Holy Hideouts from Hell

The hellish terror of a volcanic erruption, with time, created the landforms left by erosion. In the cosmic scheme of things that might be insignificant but in the region of Cappadocia and especially in the Goreme Open Air Museum and the other designated heritage sites there is a story. In the region there are some 400 identified and possibly as many as 800 under and in ground churches. The number is staggering and exploring them more so. The ceiling of one such carved into the rock church is below, complete with fresco still in tact. A brief history. The caves and houses in these hills were first occupied by the Hittites in around 1200 BCE and in 100-300 ACE were further excavated and occupied by early Christians seeking to hide from Roman persecution. Many of the domes housed monastaries of 40-50 adherents, both monks and nuns. Other units housed family and extended family units. Now to capture the sense of a house church, these units contained their own church with dome, columns, altar and frescos or carvings. The sixties language for home churches was not adequate. These were homes with cave carved churches. The labour to create the homes, the passageways and the ventilation, cooking and living spaces and systems were impressive considering that much of it was built by hand right at the turn of the century. The Christians hiding from the Romans found the valley safe and inhospitable to the invaders. The carved into caves residences and places of worship made access by soldiers very difficult. The details can be seen in the ceiling illustration.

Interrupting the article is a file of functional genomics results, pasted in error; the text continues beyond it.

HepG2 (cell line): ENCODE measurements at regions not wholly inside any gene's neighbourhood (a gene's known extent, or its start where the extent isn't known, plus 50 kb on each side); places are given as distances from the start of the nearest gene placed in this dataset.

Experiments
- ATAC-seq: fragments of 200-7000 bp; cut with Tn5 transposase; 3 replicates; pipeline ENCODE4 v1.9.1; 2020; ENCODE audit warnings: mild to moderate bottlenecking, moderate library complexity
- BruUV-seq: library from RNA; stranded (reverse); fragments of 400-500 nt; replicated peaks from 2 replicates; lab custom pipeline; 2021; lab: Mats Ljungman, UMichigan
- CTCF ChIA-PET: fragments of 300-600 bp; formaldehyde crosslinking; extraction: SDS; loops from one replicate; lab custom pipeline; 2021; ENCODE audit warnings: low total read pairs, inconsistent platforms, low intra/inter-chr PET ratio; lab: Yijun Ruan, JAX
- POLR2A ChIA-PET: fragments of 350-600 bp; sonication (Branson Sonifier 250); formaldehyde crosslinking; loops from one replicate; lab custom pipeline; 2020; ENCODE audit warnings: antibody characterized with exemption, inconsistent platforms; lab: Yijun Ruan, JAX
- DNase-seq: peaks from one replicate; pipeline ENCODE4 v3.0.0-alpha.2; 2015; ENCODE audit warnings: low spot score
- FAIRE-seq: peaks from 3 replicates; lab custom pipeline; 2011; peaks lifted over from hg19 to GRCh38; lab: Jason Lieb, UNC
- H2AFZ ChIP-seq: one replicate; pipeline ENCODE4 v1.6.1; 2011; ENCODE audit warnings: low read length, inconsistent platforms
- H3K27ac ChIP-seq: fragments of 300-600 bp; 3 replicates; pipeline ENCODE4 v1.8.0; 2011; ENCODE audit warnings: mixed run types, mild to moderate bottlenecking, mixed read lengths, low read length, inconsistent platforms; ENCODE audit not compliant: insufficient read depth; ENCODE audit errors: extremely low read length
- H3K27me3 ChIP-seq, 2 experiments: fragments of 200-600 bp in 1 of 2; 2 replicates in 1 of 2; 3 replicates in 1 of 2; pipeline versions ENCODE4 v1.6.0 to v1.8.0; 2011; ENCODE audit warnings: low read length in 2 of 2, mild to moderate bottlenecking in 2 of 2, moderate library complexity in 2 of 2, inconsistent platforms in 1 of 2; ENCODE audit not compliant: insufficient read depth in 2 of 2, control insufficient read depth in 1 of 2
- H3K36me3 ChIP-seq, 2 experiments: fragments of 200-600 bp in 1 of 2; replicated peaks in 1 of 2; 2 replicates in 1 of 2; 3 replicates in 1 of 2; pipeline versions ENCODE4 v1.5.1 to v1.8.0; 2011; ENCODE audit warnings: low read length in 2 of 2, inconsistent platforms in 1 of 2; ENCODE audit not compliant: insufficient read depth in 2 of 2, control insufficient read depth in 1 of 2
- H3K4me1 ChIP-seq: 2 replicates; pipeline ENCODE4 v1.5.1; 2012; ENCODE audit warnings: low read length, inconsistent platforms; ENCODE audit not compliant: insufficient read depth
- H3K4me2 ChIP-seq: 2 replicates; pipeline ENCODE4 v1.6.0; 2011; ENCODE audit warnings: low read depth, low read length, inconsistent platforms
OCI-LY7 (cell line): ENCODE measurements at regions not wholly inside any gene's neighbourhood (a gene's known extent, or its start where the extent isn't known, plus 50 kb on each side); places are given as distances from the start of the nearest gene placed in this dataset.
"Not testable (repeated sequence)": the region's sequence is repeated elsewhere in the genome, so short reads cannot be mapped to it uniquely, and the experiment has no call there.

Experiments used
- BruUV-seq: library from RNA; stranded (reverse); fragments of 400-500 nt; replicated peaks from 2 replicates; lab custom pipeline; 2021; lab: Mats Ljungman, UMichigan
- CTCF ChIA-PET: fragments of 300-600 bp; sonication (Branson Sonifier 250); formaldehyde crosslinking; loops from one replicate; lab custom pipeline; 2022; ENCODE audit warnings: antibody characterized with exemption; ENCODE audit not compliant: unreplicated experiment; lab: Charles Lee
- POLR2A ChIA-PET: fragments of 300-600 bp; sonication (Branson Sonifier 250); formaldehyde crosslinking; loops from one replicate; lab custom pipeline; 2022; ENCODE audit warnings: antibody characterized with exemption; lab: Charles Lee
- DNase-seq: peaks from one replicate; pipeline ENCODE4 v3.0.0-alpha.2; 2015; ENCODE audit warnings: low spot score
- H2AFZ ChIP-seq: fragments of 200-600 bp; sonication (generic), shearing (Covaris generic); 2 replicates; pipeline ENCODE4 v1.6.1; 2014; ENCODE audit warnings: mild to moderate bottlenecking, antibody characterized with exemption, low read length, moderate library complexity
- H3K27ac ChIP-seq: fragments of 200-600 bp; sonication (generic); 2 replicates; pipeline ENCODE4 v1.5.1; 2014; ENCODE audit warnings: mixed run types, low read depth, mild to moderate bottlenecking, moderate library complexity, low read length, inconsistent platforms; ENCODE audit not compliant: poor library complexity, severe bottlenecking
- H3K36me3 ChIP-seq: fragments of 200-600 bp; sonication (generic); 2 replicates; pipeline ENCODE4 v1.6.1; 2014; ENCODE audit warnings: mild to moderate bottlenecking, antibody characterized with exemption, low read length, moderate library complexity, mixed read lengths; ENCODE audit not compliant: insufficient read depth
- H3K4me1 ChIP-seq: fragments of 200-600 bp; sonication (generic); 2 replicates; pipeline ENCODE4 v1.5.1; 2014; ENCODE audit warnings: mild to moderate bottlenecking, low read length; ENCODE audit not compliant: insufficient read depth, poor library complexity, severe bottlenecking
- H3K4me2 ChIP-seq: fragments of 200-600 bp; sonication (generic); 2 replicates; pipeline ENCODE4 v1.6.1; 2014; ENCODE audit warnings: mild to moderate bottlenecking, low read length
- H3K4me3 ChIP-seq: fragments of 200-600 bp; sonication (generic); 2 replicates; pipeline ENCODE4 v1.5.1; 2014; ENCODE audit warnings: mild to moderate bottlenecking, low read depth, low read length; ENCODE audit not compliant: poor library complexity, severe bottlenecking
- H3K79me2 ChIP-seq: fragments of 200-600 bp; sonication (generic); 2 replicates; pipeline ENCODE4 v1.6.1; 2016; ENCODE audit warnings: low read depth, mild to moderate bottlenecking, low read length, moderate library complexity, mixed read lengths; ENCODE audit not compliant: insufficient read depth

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Structures had many of the features that became prevalent in the early churches.

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And

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The most hopeful site was a church that was a shared church and mosque from 300-1100 ACE. Note the church spire topped by a minaret. Inside Margaret is seen in both the altar front and the Imams’ pulpit. This community shared worship facilities and lived as a glimpse of what copuld be.

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Altar detail facing Jerusalem

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Pulpit detail facing Meca

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Now you knew the Last Supper was going to come back. At the long table below 40 or fifty adherents would eat a common meal. The fresco at the end of the table is an early capture of the Last Supper.

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After a few days of wandering around this monument to faith, this valley that captures human capacity to create and build spaces for living and worship, for animals and people, for safety and sustained food supply it became clear that this was holy ground. Walking and at sometimes crawling through underground cities that went four and sometime eight stories underground it became clear that this was a community. One five kilometer tunnel linked two undeground cities. The effort, energy, commitment and tenacity that went into creation of these spaces was significant. In the third century with the conversion of the empire Christianity became legal and these cave houses, monastaries and churches continued to function and flourish. In the 1970’s preservation works started in earnest and many remaining families were relocated.

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